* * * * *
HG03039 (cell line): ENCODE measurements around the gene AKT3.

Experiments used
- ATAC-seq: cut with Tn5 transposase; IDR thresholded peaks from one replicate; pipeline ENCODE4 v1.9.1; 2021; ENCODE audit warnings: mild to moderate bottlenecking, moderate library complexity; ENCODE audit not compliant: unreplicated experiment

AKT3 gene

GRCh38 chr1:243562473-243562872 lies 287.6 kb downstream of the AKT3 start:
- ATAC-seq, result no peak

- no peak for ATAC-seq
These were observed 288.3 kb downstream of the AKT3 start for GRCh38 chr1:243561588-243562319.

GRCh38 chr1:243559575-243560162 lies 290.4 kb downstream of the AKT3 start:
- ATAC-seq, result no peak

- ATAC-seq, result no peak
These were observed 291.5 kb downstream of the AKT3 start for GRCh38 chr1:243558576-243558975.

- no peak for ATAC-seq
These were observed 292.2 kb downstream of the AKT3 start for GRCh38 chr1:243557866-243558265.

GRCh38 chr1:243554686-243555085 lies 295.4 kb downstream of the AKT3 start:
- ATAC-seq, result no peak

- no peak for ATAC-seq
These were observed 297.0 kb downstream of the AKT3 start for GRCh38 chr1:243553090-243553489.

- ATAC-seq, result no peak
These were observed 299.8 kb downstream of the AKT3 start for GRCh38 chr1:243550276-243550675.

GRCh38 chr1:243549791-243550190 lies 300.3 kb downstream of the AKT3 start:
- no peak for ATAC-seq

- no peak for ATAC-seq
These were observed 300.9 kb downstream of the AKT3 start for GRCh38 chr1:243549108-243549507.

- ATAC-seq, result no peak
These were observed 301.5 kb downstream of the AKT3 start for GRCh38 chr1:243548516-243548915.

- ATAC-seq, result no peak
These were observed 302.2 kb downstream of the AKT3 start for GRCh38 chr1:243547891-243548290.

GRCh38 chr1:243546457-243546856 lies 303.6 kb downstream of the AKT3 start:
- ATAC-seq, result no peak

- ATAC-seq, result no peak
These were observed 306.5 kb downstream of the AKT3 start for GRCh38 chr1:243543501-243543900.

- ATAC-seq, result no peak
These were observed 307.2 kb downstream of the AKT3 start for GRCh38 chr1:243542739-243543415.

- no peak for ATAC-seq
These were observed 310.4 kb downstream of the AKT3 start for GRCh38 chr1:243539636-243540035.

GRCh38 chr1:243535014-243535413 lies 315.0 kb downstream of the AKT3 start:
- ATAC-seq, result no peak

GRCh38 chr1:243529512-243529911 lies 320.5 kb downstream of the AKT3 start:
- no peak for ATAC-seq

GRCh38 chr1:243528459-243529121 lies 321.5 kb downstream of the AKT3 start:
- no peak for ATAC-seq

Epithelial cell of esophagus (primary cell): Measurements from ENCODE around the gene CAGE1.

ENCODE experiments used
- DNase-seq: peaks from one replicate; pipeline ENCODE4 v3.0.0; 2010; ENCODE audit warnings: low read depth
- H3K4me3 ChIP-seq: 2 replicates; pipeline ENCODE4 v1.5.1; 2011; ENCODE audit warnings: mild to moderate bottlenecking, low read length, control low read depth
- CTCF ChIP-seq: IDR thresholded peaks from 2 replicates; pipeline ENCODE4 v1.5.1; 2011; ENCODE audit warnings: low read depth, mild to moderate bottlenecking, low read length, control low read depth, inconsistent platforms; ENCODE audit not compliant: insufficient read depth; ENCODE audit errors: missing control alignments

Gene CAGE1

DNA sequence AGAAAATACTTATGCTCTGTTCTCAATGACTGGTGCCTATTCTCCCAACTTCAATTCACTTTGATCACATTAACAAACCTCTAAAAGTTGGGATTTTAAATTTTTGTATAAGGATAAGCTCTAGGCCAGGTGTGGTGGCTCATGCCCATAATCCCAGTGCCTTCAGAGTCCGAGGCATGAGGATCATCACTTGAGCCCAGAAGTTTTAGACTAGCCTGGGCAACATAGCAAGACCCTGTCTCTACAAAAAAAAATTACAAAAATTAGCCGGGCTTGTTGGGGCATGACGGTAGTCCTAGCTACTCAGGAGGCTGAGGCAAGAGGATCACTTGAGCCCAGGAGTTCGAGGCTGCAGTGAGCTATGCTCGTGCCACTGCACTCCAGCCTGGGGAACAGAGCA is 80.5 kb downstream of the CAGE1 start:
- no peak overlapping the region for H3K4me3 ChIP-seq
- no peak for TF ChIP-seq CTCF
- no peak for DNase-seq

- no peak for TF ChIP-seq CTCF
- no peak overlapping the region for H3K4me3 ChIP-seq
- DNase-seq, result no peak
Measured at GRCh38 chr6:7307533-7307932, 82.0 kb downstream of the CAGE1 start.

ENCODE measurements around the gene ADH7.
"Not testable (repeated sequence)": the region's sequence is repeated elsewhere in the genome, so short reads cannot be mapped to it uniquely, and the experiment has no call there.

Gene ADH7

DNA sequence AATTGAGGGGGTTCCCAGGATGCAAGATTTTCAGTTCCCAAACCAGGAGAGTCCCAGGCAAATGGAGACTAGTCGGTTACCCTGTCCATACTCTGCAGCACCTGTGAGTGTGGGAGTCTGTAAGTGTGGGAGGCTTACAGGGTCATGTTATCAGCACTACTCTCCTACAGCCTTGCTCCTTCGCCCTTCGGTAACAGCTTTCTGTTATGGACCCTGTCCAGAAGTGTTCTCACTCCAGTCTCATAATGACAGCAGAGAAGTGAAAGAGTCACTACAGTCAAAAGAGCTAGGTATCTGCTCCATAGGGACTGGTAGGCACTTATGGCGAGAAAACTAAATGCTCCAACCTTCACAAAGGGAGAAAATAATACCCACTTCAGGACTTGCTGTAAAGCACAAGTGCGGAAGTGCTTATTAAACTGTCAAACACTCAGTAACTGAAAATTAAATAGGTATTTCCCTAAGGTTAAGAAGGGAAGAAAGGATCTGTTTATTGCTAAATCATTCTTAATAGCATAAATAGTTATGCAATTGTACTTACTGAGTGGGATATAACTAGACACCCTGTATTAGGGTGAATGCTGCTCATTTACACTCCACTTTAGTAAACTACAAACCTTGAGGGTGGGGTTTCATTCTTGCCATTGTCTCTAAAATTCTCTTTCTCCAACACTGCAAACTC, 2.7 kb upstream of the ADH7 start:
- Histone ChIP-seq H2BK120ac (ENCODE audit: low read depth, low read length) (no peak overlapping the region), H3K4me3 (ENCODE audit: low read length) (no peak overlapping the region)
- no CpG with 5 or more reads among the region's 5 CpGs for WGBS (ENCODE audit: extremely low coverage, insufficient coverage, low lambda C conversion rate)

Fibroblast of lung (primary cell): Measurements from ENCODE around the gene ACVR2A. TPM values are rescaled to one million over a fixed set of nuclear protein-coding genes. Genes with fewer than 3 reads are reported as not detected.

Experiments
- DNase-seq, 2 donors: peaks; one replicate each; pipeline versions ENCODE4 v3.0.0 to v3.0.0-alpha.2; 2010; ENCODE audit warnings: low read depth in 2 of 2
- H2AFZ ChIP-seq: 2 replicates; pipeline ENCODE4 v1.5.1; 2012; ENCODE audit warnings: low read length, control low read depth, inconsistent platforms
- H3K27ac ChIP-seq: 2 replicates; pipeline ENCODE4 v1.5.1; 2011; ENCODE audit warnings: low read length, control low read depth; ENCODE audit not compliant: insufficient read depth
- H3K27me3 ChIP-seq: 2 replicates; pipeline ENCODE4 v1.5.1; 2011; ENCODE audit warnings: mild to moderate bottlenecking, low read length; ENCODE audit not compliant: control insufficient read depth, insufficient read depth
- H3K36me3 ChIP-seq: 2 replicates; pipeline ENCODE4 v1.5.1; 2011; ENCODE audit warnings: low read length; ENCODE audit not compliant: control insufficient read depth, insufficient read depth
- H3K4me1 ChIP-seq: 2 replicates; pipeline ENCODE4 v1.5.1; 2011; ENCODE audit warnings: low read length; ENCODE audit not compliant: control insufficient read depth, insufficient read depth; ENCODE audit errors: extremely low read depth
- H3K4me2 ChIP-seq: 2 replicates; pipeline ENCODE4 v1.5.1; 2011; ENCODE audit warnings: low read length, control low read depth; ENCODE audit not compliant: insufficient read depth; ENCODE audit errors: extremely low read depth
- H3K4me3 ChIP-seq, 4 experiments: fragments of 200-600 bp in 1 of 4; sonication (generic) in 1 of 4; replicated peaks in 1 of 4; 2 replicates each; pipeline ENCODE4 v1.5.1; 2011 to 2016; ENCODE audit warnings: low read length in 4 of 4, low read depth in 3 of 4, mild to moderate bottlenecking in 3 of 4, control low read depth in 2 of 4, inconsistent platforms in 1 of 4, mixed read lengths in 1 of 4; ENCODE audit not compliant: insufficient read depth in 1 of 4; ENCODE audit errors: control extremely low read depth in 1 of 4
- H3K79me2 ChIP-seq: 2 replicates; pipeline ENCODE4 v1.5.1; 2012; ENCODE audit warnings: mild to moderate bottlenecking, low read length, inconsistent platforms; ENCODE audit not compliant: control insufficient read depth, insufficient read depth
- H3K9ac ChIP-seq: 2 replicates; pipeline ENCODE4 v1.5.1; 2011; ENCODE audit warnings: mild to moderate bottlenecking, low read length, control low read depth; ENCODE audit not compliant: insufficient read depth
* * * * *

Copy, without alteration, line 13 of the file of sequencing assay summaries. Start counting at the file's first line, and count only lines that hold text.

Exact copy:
- no peak for ATAC-seq